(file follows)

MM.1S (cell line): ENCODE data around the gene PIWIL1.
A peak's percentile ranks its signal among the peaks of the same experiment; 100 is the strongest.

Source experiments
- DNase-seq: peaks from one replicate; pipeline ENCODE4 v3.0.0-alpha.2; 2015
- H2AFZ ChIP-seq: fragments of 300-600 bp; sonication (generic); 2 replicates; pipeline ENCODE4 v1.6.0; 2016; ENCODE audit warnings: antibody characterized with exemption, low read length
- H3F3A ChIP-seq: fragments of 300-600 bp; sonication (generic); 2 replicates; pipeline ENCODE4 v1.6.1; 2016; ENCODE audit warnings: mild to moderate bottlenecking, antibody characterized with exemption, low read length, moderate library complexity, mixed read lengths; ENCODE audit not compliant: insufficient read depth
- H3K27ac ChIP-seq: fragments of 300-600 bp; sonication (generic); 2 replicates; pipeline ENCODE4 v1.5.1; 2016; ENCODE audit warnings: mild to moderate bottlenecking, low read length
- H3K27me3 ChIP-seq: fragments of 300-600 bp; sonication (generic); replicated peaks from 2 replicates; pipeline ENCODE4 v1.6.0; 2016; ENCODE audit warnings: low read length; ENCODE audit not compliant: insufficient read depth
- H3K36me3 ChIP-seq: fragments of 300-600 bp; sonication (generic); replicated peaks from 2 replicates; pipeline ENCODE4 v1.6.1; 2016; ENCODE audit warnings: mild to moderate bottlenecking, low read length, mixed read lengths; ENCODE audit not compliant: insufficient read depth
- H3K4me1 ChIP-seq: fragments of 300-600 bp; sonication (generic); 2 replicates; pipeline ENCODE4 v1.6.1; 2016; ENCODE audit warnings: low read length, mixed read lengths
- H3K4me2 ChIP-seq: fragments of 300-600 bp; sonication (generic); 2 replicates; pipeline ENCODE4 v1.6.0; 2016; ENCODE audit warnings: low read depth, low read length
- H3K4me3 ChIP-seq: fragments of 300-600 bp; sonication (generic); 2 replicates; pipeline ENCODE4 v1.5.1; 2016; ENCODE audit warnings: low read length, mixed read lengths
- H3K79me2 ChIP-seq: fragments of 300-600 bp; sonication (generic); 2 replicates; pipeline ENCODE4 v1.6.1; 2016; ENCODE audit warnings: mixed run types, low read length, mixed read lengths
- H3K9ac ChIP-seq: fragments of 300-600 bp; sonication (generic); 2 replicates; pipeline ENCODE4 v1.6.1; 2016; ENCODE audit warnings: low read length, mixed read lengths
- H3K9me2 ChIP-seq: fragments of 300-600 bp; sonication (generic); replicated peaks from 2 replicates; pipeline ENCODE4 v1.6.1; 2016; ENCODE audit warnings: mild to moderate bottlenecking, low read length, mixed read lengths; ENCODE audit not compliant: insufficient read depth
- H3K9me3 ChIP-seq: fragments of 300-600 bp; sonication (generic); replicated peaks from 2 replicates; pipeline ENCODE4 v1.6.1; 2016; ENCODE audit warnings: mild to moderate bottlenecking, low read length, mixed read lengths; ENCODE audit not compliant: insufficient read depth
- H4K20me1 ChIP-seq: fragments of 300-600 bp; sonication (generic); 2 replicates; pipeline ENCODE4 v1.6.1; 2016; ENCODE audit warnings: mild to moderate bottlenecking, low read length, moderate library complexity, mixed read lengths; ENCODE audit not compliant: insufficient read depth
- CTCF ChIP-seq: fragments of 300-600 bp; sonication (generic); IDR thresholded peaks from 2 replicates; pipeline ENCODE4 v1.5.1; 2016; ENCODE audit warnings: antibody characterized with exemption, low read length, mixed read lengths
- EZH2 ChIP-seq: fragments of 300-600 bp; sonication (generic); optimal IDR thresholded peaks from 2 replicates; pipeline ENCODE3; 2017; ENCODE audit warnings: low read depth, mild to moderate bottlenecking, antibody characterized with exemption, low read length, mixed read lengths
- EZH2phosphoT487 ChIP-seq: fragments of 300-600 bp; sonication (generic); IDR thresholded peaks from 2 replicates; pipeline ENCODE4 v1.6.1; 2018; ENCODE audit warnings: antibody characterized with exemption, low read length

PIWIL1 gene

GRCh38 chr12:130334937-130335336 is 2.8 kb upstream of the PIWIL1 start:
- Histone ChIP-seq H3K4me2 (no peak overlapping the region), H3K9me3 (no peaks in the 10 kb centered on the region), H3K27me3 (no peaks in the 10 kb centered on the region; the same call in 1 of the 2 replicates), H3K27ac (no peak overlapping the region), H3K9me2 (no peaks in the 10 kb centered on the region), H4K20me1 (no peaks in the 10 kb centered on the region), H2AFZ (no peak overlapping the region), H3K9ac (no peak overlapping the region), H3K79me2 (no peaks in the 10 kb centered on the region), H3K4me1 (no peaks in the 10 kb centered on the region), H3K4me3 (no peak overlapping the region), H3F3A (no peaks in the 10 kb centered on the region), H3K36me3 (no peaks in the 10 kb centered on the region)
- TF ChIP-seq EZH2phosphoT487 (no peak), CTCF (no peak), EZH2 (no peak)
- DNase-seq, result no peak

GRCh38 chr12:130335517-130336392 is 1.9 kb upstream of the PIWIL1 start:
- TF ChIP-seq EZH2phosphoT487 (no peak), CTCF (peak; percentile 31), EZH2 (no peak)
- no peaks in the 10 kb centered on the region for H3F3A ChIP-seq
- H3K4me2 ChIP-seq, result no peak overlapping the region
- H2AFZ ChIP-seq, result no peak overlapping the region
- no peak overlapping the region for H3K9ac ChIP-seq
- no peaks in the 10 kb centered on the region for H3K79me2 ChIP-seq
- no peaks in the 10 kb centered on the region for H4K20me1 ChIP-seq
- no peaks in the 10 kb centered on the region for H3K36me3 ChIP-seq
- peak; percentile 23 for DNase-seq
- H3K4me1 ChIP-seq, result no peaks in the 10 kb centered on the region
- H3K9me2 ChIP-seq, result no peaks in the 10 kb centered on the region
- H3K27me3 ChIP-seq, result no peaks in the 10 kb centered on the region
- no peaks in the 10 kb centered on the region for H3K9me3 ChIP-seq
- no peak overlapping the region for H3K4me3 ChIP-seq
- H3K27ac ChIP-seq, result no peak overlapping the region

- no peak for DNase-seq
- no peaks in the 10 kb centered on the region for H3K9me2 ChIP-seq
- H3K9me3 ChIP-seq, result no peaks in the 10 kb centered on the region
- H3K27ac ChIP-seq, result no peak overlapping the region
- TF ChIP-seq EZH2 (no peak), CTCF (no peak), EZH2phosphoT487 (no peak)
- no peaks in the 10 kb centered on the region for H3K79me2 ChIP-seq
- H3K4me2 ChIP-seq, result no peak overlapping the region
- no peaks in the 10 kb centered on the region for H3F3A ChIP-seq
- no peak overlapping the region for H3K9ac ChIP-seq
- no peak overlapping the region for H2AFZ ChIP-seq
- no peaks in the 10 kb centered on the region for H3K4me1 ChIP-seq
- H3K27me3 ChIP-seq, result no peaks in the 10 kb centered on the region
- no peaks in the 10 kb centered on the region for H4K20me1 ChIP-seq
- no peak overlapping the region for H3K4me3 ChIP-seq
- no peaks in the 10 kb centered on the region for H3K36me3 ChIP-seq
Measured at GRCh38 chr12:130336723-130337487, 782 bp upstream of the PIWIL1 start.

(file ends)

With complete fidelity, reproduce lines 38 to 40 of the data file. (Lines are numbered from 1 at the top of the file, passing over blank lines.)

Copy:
- H3K27me3 ChIP-seq, result no peaks in the 10 kb centered on the region
- no peaks in the 10 kb centered on the region for H3K9me3 ChIP-seq
- no peak overlapping the region for H3K4me3 ChIP-seq